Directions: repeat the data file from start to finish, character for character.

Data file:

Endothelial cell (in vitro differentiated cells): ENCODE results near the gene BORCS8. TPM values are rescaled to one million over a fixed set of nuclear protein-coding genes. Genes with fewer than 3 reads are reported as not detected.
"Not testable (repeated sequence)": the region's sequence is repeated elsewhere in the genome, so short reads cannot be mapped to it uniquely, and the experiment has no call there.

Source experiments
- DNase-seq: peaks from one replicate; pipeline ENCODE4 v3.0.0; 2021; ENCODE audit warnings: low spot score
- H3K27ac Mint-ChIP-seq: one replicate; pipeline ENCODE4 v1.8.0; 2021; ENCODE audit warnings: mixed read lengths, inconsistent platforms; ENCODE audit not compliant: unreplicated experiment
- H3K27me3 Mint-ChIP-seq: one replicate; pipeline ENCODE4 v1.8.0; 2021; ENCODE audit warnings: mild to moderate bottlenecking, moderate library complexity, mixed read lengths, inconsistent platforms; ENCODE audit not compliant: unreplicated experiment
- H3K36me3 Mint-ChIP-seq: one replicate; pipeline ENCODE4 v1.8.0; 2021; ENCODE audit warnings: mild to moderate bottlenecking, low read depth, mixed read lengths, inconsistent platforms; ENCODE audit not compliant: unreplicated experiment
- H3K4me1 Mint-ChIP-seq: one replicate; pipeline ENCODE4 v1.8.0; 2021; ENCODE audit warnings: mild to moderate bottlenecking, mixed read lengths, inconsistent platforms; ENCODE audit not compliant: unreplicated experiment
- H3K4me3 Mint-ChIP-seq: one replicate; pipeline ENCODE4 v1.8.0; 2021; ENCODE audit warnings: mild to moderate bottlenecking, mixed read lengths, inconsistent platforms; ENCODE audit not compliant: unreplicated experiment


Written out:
Endothelial cell (in vitro differentiated cells): ENCODE results near the gene BORCS8. TPM values are rescaled to one million over a fixed set of nuclear protein-coding genes. Genes with fewer than 3 reads are reported as not detected.
"Not testable (repeated sequence)": the region's sequence is repeated elsewhere in the genome, so short reads cannot be mapped to it uniquely, and the experiment has no call there.

Source experiments
- DNase-seq: peaks from one replicate; pipeline ENCODE4 v3.0.0; 2021; ENCODE audit warnings: low spot score
- H3K27ac Mint-ChIP-seq: one replicate; pipeline ENCODE4 v1.8.0; 2021; ENCODE audit warnings: mixed read lengths, inconsistent platforms; ENCODE audit not compliant: unreplicated experiment
- H3K27me3 Mint-ChIP-seq: one replicate; pipeline ENCODE4 v1.8.0; 2021; ENCODE audit warnings: mild to moderate bottlenecking, moderate library complexity, mixed read lengths, inconsistent platforms; ENCODE audit not compliant: unreplicated experiment
- H3K36me3 Mint-ChIP-seq: one replicate; pipeline ENCODE4 v1.8.0; 2021; ENCODE audit warnings: mild to moderate bottlenecking, low read depth, mixed read lengths, inconsistent platforms; ENCODE audit not compliant: unreplicated experiment
- H3K4me1 Mint-ChIP-seq: one replicate; pipeline ENCODE4 v1.8.0; 2021; ENCODE audit warnings: mild to moderate bottlenecking, mixed read lengths, inconsistent platforms; ENCODE audit not compliant: unreplicated experiment
- H3K4me3 Mint-ChIP-seq: one replicate; pipeline ENCODE4 v1.8.0; 2021; ENCODE audit warnings: mild to moderate bottlenecking, mixed read lengths, inconsistent platforms; ENCODE audit not compliant: unreplicated experiment